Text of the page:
Paul Reid: "The Last Lion: Winston Spencer Churchill: Defender of the Realm, 1940-1965" | WAMU 88.5 - American University Radio

WAMU 88.5 : The Diane Rehm Show

Paul Reid: "The Last Lion: Winston Spencer Churchill: Defender of the Realm, 1940-1965"

The works of historian William Manchester included two enormously popular biographies of Winston Churchill: “The Last Lion”, Volumes I and II. They were published in the 1980s and chronicled Churchill’s life up until World War II. Manchester spent a number of years doing the research for the next installment, but his health began to fail. Before he died in 2004 he asked his friend, journalist Paul Reid, to complete the task. Now, nearly two decades later, this third and final volume has been published. It details Churchill’s pivotal role during World War II and his post-government years. Join Diane for a conversation with biographer Paul Reid about the life of Winston Churchill.

Read An Excerpt

Excerpt from "The Last Lion: Winston Spencer Churchill: Defender of the Realm, 1940-1965" by Paul Reid. Copyright 2012 by Paul Reid. Reprinted here by permission of Little, Brown and Company. All rights reserved.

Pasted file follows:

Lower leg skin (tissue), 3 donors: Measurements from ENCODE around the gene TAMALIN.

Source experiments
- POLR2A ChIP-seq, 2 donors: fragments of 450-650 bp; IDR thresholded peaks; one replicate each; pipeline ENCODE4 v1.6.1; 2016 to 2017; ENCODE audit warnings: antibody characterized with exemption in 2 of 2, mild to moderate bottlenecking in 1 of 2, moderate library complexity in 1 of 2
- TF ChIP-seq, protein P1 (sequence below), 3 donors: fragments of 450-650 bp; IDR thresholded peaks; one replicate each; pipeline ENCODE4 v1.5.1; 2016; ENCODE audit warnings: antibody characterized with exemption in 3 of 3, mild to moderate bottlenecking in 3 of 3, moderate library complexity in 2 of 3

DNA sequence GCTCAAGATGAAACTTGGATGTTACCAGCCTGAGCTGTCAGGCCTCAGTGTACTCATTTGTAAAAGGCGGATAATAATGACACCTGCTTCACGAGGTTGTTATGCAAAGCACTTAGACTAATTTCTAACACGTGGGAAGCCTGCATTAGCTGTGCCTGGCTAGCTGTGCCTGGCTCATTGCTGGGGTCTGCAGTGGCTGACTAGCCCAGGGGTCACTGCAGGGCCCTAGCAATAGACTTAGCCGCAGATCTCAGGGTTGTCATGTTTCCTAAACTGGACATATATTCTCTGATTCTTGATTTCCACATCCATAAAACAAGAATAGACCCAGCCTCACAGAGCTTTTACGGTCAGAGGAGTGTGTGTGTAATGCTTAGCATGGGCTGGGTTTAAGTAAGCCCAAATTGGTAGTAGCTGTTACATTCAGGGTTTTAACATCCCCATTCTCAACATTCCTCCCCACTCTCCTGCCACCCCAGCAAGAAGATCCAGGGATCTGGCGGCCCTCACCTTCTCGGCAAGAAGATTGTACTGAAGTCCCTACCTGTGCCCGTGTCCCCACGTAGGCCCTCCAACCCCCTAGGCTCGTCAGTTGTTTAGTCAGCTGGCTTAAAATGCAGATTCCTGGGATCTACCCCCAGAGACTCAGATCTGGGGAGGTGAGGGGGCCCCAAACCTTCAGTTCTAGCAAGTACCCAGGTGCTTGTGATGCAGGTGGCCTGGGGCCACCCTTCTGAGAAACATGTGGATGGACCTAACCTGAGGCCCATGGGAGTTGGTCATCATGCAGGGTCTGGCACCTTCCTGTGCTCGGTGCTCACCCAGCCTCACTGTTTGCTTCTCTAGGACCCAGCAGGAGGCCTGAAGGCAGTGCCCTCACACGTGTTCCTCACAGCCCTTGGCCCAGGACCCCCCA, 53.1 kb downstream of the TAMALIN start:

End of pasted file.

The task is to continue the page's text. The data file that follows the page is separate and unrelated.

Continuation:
NPR

Fresh Air Weekend: Toni Morrison, Ross Macdonald's Crime Fiction, Will Forte

Nobel laureate Morrison reflects on her life and her regrets; Maureen Corrigan reviews a reissue of four of Macdonald's 1950s novels; SNL alum Forte discusses comedy and Bruce Dern's acting advice.
NPR

PepsiCo Swaps Diet Drink's Aspartame For Other Artificial Sweeteners

The company says Diet Pepsi consumers are concerned about aspartame. But the Food and Drug Administration has long affirmed that the sweetener is safe in amounts commonly used by beverage companies.
NPR

Surgeon General Vivek Murthy On Gun Control, Vaccines And Science

Surgeon General Vivek Murthy was officially sworn in this week. His confirmation was held up for more than a year because of comments he made about gun violence. Murthy talks with NPR's Scott Simon.
NPR

As Health Apps Hop On The Apple Watch, Privacy Will Be Key

The notion of receiving nutrition advice from artificial intelligence on your wrist may seem like science fiction. But health developers are betting this kind of behavior will become the norm.

Leave a Comment

Help keep the conversation civil. Please refer to our Terms of Use and Code of Conduct before posting your comments.